After the reports of limb paralysis in children emerged in Colorado, the U.S. Centre for Disease Control and Prevention (CDC) has begun looking for possible association, if any, between limb weakness and the recent enterovirus D68 outbreak that sent many children to the hospital across the United States.
CDC reported eight cases of children from Colorado who developed a respiratory virus and subsequently suffered limb weakness leading to varying degrees of paralysis in some cases.
Denver reported eight cases of the respiratory illness so far, out of which six of the children have been tested positive for enteroviruses or rhinoviruses (cold viruses) with four of the six testing positive for enterovirus D68. The remaining two cases still await final results of the clinical trial.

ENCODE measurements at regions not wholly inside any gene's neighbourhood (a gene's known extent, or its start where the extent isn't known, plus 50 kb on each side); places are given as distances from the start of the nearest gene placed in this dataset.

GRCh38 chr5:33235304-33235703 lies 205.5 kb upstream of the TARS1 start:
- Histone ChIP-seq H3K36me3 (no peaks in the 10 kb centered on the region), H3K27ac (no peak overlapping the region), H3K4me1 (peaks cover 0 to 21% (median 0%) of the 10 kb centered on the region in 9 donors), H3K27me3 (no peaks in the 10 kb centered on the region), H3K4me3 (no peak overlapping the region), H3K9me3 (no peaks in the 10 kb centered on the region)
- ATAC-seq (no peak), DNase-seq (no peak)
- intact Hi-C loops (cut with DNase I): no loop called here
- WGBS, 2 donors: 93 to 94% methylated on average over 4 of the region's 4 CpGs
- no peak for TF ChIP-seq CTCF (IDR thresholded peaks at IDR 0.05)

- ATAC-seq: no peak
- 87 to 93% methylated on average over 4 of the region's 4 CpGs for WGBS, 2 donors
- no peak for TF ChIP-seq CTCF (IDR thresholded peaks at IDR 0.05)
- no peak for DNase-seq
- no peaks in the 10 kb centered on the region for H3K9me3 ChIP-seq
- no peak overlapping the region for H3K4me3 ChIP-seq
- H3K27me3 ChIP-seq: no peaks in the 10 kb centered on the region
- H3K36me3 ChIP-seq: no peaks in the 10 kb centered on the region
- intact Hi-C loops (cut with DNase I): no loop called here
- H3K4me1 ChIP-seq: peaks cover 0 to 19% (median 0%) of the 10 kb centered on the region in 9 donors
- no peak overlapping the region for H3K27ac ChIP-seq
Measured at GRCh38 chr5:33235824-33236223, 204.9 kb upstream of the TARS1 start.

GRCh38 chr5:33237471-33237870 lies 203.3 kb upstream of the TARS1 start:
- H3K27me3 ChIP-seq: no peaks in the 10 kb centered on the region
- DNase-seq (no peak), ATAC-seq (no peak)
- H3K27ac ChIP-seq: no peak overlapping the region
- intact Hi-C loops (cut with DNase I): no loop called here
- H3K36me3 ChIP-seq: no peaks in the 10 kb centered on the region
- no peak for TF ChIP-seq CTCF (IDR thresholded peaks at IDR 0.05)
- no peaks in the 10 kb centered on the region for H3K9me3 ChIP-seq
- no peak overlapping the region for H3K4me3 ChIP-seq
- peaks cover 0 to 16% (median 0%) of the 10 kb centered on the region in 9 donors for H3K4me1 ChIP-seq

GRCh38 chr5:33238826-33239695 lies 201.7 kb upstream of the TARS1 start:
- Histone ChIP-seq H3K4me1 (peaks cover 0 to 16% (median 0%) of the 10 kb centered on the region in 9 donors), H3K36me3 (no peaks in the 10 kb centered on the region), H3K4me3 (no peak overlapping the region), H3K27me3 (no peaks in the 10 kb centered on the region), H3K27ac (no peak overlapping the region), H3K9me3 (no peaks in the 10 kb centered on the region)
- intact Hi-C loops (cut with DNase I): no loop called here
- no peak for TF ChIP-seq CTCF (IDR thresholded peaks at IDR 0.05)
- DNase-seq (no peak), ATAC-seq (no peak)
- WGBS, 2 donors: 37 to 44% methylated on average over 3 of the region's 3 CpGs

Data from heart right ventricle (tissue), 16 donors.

According to the CDC officials, the federal health body is currently investigating whether the enterovirus D68 virus led to the onset of neurologic symptoms in the children. The recent reports have suggested infection in the samples of spinal fluid collected from the affected children. The samples, however, showed no traces of any specific virus within the fluid itself.
The health officials also tested the samples for polio or west nile virus but the test shown negative results thus far. The clinical trial also showed possibility of enteroviruses displaying infectious features in rare cases that can mimic infection with polio viruses.
According to the recent CDC data, the respiratory virus has so far affected 277 patients across 40 states in the US and it is likely to claim many more cases due to lack of widespread ability to test for the virus.
Cough, runny nose, congestion, fever, muscle aches and a mild rash are the common symptoms for viral infection. The children with asthma are at higher risk of developing a more severe course of the respiratory problem, leading to the requirement for mechanical ventilation.
Among the target groups include children and teens between the age group six months and 18 years. The viral infection is most commonly found among those children who fall in the age group 3 to 5 years.
The CDC has so far not reported any deaths from the respiratory viral infection.